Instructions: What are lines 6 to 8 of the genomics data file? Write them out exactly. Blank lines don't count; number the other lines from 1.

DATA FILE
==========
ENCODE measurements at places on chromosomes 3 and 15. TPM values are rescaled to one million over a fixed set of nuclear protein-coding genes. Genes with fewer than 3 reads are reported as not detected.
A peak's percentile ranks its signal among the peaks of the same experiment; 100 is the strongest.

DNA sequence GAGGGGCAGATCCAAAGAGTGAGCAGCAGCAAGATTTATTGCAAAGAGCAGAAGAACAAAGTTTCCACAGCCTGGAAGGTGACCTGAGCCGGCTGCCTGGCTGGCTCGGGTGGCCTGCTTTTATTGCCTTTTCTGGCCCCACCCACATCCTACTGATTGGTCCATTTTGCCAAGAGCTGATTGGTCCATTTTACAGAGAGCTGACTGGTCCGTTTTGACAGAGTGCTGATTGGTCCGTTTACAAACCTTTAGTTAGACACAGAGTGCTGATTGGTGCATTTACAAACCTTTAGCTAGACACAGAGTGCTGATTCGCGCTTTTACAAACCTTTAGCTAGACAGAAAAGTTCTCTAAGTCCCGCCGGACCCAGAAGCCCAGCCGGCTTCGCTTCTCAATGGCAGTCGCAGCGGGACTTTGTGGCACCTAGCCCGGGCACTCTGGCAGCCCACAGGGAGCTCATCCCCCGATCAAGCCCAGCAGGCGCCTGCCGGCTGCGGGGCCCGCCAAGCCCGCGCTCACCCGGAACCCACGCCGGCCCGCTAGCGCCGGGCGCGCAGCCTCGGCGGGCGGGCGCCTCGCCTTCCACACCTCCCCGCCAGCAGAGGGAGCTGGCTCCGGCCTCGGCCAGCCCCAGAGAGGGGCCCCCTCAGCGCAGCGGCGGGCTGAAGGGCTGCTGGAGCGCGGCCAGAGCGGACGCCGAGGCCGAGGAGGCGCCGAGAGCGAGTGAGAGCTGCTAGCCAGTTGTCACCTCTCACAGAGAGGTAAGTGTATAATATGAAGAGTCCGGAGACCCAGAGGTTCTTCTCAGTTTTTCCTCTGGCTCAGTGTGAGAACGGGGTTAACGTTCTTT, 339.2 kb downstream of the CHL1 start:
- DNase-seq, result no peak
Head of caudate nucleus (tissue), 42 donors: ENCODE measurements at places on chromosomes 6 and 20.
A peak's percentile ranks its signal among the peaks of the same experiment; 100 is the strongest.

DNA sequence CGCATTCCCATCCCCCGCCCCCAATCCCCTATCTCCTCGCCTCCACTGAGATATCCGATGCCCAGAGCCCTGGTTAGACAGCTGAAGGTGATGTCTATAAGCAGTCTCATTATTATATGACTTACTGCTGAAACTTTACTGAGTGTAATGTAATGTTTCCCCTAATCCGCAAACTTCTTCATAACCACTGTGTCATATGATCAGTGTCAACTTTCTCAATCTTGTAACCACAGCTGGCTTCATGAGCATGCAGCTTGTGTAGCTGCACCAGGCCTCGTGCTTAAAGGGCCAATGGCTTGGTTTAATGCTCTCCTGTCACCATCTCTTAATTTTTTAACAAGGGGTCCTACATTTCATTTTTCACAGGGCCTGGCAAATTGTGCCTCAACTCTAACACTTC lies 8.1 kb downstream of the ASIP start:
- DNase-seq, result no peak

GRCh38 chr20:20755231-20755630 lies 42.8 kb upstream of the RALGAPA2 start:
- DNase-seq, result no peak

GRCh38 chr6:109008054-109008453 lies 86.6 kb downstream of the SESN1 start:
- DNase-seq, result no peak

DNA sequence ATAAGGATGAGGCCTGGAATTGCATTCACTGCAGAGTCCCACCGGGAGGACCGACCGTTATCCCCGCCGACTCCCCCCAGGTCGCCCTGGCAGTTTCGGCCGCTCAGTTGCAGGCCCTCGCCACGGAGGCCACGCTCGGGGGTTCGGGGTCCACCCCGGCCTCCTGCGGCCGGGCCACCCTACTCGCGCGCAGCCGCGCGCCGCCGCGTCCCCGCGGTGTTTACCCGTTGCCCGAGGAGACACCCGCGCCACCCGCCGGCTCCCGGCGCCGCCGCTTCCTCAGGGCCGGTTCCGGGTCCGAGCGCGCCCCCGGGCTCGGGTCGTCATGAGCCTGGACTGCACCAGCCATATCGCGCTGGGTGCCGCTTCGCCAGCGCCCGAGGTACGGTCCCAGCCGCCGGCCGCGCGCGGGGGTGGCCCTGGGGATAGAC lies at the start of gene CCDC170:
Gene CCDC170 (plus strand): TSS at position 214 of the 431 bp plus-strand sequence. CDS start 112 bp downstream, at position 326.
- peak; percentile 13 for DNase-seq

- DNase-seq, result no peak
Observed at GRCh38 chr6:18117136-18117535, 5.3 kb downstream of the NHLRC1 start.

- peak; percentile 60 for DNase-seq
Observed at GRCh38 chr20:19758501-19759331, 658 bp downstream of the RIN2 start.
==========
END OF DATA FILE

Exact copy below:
A peak's percentile ranks its signal among the peaks of the same experiment; 100 is the strongest.

DNA sequence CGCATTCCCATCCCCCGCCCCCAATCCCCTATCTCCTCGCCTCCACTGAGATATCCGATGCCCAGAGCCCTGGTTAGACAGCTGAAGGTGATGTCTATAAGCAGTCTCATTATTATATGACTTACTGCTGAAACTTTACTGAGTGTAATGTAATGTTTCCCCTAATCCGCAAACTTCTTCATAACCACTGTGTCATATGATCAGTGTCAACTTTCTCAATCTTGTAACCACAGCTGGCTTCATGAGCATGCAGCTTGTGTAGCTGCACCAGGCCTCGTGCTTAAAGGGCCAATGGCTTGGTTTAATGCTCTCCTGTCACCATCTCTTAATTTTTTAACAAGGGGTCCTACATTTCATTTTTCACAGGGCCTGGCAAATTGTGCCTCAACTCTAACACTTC lies 8.1 kb downstream of the ASIP start:
- DNase-seq, result no peak